I LOVE my puppy, now what?

NOW What?
Disclaimer: I am no expert or dog trainer or vet, BUT I have raised a few of these Chis. So for what it is worth, here’s my advice on a plan of action when you bring your pup home. NOTE:The pictures shown are pups that have been sold. email us for available pups!

A Routine
I have noticed Chis like a scheduled routine. It is safe and expected. We get up at the same time, eat at the same time, go outside and poop at the same time, cuddle at the same time. It really works.

Chis are naturally a bit anxious, probably because of their teeny stature. So a dark, quiet and warm little hideout is comforting. This would be a perfect place for their bed. These pups are very intimidated when people, especially little people, just want to run after them and grab them. This will really cause problems later with coming when called. So reward each time they come to you and try not to grab them up, even though they are the cutest thing ever and you want to love all over them. Be patient and quiet and let them come to you! So important. I tap on the floor while I call and this is our sign I mean it when I say come.
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It sounds boring, but the same thing twice daily is best. Their little tummies are so touchy with changes. And please, please only feed them little amounts, unless you want a fat ugly Chihuahua with health issues later. Follow the weight to amount guidelines on your feed. These dogs will trick you into feeling guilty that they are starving to death. Don’t fall for this. Just so much and no more. (Remember Otto!) Think about that little tummy. Some people food is good: eggs, yogurt, meat, cheese, but in teeny amounts introduced gradually, and NOT when you are eating or you will have a beggar on your hands. I also supplement my adult dogs with cod liver oil, yogurt whey and some raw organ meat. Since they are so small, you can afford the good brands of dog food. I do wet food in the morning and dry at night.


Added 7/16:  Beware of hypoglycemia in any small dog!  If you are taking one of our pups home, I recommend that you already have Nutrical on hand and give them a dose for their first few days up to a week for precaution. Here’s a great article.
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Like I said, routine is best. The pups come to you already trained to potty on a pee pad. They are still babies, so there will be accidents. They will pee a little when they get excited, so normal! That will stop tinkling when they get more comfortable and grow a little more. They normally go poopy after they eat. So I feed, then take my “pups” outside to go, even in winter. I would start out with a crate or cage with a pee pad.  Good article on crate training!  They naturally do not want to pee in their bed, but can’t hold it all night yet. So over time I would reduce the size of the pee pad and put another pee pad where you want them to potty.  If you continue with the pad, be aware that they will think any kind of little rug is a pee pad, and remove rugs from their play area. They just can’t be expected to know the difference there. Sooo…
Lots of praise when they do it right! Read other ideas and then stick to your plan.
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Lots of LOVE
This breed loves, loves, loves cuddles. Please make a time that that pup just sits on your lap and gets cuddles and scratches and tummy rubs. Turning them over on their backs gently and soothing them helps establish that you are the boss and can be trusted. I still have to give my boy lessons on that sometimes. I just look him in the eye, turn him on his back and speak gently that I am the queen of his world and he will obey. Ha! This cuddle time makes them secure and confident. Nothing like a spastic needy dog to turn people off to your dog.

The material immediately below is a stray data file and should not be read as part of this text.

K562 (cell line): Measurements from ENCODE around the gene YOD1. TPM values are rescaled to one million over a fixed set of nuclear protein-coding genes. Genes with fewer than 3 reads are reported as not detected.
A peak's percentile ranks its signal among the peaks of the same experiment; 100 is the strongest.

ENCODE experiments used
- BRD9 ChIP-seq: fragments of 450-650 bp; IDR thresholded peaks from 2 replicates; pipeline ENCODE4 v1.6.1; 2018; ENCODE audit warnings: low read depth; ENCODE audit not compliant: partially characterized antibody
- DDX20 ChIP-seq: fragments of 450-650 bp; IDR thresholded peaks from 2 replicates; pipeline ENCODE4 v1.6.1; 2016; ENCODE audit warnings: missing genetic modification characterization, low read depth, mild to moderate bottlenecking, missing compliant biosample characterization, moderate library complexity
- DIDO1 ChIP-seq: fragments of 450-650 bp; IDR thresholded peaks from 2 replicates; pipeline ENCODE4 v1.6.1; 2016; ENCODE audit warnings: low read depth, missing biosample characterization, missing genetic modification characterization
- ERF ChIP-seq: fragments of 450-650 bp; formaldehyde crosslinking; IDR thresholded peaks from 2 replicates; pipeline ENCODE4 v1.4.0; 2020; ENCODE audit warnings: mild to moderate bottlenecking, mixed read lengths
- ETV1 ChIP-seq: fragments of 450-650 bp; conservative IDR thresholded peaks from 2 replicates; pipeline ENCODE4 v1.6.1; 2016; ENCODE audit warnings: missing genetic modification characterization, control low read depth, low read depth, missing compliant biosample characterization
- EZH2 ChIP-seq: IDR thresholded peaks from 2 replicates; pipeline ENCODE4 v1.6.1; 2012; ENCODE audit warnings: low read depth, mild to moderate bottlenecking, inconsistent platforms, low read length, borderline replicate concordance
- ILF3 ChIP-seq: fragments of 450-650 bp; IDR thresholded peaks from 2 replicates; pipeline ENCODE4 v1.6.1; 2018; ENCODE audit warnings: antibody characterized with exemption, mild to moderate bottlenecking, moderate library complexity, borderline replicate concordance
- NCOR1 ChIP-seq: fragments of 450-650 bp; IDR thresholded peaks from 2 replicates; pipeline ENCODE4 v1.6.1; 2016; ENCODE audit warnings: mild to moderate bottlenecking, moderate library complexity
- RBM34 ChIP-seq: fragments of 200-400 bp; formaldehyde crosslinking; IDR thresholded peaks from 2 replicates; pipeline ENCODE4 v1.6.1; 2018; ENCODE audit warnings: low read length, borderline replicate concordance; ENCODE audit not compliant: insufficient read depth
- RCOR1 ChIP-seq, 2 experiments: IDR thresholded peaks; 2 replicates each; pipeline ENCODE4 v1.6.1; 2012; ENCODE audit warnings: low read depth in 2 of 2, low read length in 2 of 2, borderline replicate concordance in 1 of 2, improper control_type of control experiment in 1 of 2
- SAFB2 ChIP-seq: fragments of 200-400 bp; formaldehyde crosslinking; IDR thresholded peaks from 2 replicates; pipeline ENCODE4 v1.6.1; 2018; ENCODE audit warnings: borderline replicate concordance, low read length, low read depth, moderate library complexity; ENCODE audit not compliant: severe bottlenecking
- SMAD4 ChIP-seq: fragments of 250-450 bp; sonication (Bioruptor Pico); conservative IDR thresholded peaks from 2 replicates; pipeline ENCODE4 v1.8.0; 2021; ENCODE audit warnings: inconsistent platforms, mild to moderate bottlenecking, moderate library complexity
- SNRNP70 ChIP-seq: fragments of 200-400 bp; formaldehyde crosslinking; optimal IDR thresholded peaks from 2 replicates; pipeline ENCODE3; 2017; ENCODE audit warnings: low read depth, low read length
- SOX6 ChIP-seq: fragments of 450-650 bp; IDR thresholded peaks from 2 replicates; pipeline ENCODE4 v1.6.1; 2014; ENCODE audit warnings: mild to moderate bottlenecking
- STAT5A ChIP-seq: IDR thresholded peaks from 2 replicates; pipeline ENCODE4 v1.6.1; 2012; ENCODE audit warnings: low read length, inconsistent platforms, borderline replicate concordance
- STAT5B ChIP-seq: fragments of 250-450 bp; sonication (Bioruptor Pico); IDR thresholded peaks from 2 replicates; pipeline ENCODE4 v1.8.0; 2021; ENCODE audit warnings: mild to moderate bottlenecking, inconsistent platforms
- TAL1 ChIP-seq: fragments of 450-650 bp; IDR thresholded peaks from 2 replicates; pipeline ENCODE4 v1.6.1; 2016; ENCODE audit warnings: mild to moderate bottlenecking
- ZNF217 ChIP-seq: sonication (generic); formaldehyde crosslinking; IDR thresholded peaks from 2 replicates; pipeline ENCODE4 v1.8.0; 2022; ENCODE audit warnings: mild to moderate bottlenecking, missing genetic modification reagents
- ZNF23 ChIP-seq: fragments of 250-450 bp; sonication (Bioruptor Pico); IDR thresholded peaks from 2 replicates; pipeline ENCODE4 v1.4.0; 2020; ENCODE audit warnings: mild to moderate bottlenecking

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Daily Care
I rarely bathe them, only when they get into something stinky or muddy. They are inside dogs mostly, so they don’t smell doggy. I think you could bathe them weekly if you really wanted to. Brushing is the best for keeping them clean and soft. I do their nails just when they need it. Since mine are outside more on the concrete porch, their nails get worn down. But it’s really easy to just use a people nail clipper and clip their nails when they are relaxing on your lap.
These are inside dogs and do NOT belong outside for more than 15 or so minutes when it is below 50 degrees!
I am not a fan of the idea that dogs need to socialize with other dogs. Other dogs have other germs and parasites. Do you really want those? Your dog needs to socialize with YOU. If you think your pup needs a friend, get another pup from us! Perfect solution.
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Well, this is where I might lose you. I am not a fan of vets. They love to upsell you and make you feel guilty if you do not have every single shot and pill and procedure done =$ $ $. Since I have experience with the farm animals, I have taken over most of the vet care for my animals. Giving shots is really easy and you can get most meds online. All the pups really need after they leave here is the last booster for the vaccinations, spayed or neutered, tick meds, rabies shots and tested for worms or wormed twice a year. The best thing for them is healthy food and love! If you have your pup mostly inside, you should not have parasites. Please read and develop your own plan and budget for vet care. Don’t just let a vet talk you into needless care. Check out this article on vaccinations!! update 3/17 this article on vaccinations..please read!

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Bottom line…don’t take my word here, it is just my experience and very cheap advice! But enjoy that little one! This is your pup now and your baby needs you.

Liz on the farm @
Dodson’s Promised Land

Check out the AKC website